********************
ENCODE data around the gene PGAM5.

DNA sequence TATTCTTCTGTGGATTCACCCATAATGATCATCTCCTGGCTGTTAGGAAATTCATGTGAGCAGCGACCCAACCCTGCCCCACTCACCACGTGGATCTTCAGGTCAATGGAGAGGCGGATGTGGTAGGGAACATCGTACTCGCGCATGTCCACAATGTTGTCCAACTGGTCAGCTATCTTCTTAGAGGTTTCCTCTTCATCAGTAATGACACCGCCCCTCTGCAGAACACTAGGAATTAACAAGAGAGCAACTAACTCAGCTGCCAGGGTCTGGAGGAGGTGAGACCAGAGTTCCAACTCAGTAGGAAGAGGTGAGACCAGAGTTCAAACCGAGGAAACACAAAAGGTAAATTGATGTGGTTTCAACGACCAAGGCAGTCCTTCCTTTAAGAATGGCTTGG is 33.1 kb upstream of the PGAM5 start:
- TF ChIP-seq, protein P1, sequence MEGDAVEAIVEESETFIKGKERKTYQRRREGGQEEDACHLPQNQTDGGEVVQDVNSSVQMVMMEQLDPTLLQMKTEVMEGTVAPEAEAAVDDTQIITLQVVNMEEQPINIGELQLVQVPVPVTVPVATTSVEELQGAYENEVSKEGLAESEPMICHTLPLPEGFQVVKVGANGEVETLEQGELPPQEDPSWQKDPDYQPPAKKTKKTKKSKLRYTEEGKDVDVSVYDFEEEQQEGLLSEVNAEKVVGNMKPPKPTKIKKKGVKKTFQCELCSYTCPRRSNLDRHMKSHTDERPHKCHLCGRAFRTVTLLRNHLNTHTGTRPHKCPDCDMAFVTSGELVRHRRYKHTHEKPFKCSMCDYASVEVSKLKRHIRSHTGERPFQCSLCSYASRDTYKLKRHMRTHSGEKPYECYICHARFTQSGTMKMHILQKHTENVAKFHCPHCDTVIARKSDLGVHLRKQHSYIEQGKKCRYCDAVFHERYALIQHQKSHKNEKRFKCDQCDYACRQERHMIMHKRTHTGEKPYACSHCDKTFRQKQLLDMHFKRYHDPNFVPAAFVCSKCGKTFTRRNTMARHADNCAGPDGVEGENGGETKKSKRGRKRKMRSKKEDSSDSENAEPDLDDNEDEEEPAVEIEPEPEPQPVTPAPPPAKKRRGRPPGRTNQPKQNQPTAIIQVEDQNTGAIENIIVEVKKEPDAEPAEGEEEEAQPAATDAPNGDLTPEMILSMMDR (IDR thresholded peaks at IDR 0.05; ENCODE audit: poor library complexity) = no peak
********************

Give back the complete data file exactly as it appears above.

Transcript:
ENCODE data around the gene PGAM5.

DNA sequence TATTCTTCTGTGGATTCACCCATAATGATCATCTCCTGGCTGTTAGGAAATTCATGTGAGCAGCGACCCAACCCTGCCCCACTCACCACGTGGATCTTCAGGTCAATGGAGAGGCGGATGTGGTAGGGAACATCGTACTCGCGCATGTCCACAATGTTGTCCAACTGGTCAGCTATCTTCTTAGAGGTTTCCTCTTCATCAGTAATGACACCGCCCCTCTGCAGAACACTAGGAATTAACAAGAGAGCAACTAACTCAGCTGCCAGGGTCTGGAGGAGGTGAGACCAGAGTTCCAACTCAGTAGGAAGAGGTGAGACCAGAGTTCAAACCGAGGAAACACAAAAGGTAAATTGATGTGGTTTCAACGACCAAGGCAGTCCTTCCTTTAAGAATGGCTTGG is 33.1 kb upstream of the PGAM5 start:
- TF ChIP-seq, protein P1, sequence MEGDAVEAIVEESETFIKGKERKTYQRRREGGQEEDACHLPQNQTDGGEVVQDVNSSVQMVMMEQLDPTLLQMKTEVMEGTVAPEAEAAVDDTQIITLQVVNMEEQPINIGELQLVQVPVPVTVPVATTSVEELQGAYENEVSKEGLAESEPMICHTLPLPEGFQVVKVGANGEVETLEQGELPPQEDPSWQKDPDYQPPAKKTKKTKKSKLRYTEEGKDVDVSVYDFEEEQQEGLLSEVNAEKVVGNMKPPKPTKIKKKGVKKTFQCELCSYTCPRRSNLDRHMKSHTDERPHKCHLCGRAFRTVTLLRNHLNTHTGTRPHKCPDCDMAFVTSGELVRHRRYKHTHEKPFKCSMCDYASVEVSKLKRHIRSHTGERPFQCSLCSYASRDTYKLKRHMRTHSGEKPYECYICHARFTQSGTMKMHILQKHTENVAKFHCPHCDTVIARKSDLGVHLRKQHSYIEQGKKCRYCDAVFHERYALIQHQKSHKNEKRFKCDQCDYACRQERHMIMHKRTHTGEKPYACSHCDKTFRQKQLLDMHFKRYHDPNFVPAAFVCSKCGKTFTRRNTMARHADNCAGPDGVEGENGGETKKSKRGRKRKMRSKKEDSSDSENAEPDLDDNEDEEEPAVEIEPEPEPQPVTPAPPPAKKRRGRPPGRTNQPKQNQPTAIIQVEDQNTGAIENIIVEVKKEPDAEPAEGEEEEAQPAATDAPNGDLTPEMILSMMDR (IDR thresholded peaks at IDR 0.05; ENCODE audit: poor library complexity) = no peak